Symptoms and Signs
Symptoms include yellowing, stunting, and death of seedlings and yellowing and stunting of older plants. Infected plants wilt readily, lower leaves yellow and dry, the xylem tissues turn brown, and the plant may die. In the early stages of disease, the roots are not rotted. In many plants such as carnation and gladiolus, the symptoms may be one-sided at first.
Comments on the Disease
The fungi that cause Fusarium wilt diseases are composed of a group of host-specific forms (forma specialis) abbreviated f. sp. For example, the fungus that causes wilt of carnations is Fusarium oxysporum f. sp. dianthi and infects only carnations and closely related plants. Generally, the f. sp. relates to the host; e.g., callistephi (China aster), pisi (pea), cyclaminis (cyclamen), etc.
Within the specialized forms are races of the fungus that are characterized by specialization on different cultivars of a host species. Cultivar A may be susceptible to race 1 and resistant to race 2, while cultivar B may be susceptible to both race 1 and race 2. This complicates the grower's task of selecting which cultivars to grow, as well as making it more difficult to select a breeding strategy for developing resistant cultivars.
There are many saprophytic forms of F. oxysporum, and recovery of this fungus from diseased plant material does not mean that the isolate is a wilt pathogen. For example, it is quite common to recover a saprophytic F. oxysporum from the roots of chrysanthemum plants killed by Pythium spp. or other pathogens. There are also strains of F. oxysporum that cause root rots but are not wilt pathogens.
The fungus can produce several different kinds of spores. Chlamydospores have thick walls and are resistant to drying and adverse conditions, enabling the fungus to survive for extended periods (years) in the soil. Conidia are thin–walled spores that can be either long and multi-celled (macroconidia) or short and only one- or two-celled (microconidia). Conidia are produced in a sporodochium, which is a mass of conidiophores (conidia-bearing stalks) growing tightly together. However, sporodochia are rarely seen in Fusarium wilt diseases. Conidia are spread in contaminated soil, by splashing water, and on contaminated tools and hands. Conidia are generally not airborne, but the fungus can become airborne on bits of infected plant debris or in dust.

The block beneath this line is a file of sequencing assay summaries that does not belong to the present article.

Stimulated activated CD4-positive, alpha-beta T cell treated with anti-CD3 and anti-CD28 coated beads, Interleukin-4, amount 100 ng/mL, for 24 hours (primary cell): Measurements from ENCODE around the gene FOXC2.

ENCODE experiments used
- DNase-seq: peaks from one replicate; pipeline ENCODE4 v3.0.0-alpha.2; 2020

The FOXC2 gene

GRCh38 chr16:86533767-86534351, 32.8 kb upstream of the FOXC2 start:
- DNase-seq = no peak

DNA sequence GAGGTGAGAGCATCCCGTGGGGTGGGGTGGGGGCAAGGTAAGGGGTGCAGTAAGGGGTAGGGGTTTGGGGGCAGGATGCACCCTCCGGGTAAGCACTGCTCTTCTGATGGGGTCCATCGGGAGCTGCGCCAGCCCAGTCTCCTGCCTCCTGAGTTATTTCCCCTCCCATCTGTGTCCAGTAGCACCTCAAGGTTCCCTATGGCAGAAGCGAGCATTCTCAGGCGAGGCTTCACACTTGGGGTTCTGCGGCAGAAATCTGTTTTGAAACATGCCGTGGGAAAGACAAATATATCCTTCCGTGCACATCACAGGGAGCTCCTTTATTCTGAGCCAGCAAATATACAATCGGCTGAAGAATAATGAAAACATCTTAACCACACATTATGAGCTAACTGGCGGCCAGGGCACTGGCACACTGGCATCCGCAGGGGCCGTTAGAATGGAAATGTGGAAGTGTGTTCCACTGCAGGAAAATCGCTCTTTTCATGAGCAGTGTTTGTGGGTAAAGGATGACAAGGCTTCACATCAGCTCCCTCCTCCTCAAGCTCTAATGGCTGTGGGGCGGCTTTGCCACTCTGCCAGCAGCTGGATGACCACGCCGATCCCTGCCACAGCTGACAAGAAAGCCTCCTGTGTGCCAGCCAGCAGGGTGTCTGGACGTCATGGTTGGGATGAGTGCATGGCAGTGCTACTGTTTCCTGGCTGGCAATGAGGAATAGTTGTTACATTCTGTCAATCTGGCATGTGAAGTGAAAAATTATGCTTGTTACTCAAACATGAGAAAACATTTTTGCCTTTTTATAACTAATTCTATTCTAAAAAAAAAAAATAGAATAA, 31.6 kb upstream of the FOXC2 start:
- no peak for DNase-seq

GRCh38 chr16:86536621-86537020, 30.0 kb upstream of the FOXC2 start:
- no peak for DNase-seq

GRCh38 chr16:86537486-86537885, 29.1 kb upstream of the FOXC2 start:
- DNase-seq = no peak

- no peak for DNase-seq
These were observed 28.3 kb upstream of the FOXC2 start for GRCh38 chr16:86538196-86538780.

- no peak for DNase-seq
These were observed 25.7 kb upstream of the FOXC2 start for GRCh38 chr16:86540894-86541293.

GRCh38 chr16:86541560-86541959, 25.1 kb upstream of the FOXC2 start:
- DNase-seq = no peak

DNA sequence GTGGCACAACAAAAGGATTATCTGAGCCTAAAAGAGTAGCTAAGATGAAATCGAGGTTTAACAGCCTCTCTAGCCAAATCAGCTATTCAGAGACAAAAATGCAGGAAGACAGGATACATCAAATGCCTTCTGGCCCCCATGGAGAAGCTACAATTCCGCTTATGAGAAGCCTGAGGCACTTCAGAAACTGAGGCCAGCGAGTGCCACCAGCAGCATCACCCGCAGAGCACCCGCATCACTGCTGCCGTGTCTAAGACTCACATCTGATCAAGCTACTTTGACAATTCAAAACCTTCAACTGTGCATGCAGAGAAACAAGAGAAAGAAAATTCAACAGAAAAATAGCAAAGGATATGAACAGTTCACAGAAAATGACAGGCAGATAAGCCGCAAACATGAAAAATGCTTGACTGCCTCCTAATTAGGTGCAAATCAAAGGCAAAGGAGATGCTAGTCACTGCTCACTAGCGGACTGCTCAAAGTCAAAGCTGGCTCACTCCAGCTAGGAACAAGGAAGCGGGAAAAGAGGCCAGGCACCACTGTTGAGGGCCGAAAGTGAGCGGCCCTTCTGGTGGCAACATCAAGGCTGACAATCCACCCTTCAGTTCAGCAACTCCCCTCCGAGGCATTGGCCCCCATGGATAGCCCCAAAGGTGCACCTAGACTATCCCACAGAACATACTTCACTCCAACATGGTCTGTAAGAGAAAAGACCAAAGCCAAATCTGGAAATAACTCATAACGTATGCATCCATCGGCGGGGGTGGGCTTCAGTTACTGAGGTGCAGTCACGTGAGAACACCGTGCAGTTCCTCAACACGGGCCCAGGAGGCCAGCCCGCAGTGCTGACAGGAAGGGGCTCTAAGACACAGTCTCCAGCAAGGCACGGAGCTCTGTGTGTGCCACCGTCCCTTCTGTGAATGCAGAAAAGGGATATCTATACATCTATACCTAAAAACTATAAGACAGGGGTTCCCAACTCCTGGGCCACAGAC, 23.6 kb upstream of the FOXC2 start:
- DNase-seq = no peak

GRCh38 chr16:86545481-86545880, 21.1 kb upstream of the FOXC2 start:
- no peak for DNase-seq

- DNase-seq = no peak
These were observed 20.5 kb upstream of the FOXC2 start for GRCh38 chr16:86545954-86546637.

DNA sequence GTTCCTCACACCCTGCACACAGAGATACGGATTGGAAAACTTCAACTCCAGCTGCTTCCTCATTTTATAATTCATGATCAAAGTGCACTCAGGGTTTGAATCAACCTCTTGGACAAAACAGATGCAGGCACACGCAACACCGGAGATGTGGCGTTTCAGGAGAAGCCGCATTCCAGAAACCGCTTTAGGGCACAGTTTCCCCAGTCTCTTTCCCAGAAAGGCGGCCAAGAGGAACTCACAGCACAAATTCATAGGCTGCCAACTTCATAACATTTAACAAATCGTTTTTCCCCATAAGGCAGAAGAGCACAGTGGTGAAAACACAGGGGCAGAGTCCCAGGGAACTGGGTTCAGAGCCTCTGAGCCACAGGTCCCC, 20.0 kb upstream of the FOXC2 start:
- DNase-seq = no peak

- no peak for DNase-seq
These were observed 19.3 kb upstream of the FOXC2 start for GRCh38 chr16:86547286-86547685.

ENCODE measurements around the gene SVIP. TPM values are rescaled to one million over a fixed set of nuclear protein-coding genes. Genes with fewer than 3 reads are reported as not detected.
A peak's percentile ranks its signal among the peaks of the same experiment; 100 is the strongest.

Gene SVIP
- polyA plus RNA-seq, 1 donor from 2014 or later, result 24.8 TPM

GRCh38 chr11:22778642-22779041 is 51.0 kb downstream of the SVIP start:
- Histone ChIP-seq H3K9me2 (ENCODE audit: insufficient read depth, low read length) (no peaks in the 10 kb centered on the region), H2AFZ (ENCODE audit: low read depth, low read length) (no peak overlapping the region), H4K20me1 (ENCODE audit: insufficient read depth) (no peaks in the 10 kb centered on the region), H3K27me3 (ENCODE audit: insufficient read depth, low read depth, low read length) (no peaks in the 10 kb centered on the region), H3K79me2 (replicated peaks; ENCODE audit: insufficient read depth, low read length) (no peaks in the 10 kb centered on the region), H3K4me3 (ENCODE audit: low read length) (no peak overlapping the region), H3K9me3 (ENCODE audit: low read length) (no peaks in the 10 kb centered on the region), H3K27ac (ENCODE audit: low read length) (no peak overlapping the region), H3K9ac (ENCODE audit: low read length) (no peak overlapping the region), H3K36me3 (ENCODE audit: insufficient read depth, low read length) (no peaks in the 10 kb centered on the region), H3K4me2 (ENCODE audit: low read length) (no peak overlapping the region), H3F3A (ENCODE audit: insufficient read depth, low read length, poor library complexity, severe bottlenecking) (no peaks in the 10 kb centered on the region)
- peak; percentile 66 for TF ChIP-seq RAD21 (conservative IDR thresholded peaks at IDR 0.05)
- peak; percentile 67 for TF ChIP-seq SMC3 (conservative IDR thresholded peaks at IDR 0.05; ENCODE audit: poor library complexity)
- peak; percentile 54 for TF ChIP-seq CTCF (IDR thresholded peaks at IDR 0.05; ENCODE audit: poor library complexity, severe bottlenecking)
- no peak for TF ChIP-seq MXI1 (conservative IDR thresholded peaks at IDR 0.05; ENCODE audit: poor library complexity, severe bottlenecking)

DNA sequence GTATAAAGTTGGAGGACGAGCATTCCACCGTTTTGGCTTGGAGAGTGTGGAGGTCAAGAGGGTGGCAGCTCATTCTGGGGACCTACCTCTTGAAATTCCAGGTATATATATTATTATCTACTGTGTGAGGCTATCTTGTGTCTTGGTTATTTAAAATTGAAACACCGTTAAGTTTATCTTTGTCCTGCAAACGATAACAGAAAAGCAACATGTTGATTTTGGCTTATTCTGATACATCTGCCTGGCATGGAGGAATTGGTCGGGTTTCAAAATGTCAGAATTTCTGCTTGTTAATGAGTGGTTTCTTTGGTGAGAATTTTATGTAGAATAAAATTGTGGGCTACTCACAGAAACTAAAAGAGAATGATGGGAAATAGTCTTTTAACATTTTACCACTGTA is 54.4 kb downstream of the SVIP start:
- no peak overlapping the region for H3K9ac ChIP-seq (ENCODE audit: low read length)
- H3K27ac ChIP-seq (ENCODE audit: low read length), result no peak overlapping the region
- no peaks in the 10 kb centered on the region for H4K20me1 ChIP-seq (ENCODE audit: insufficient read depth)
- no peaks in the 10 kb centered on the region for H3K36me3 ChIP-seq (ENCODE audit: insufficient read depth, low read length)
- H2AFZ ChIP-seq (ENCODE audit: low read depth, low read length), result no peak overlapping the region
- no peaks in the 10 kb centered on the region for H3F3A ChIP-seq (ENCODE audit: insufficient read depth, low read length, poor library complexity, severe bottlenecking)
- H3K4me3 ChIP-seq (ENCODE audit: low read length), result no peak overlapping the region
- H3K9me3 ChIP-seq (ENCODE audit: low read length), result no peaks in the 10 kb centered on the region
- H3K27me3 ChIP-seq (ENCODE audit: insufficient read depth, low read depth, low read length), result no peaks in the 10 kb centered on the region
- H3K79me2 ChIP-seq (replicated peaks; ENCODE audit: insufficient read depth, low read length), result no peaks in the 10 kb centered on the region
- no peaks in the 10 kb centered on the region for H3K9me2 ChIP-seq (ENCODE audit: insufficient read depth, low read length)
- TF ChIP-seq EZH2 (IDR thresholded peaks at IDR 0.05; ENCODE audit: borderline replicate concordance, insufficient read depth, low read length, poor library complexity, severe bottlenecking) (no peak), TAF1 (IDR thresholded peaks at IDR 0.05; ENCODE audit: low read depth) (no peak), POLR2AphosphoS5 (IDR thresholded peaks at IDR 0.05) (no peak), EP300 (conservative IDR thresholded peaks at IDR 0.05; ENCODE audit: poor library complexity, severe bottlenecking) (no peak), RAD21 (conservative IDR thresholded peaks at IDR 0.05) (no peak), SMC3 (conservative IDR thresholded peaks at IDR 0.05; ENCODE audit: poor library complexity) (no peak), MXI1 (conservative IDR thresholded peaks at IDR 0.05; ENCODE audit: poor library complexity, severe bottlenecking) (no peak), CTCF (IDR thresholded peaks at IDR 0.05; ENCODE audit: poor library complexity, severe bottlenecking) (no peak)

In the presence of roots, chlamydospores or conidia germinate and penetrate susceptible plants. The fungus enters the xylem and grows upward, plugging the tissue and reducing the movement of water. Toxins are produced that cause the foliage to turn yellow.
Fusarium wilts are favored by high air and soil temperatures (75° to 86°F). Disease may not occur at low soil temperatures (below 68°F), or an infected plant may remain symptomless at lower temperatures. The fungus can be spread with infected cuttings or other forms of vegetative propagation taken from healthy appearing but infected plants.
If seed is taken from infected plants, the seed itself is usually healthy, but the seed coat often becomes contaminated by microscopic pieces of infected tissue and by spores. Many important Fusarium wilt diseases are spread in this manner.
- Treat seed with a fungicide or heat to destroy the fungus on the seed and to protect the emerging seedlings from infection.
- Dip bulbs and corms in fungicide or hot water (or both) to reduce Fusarium.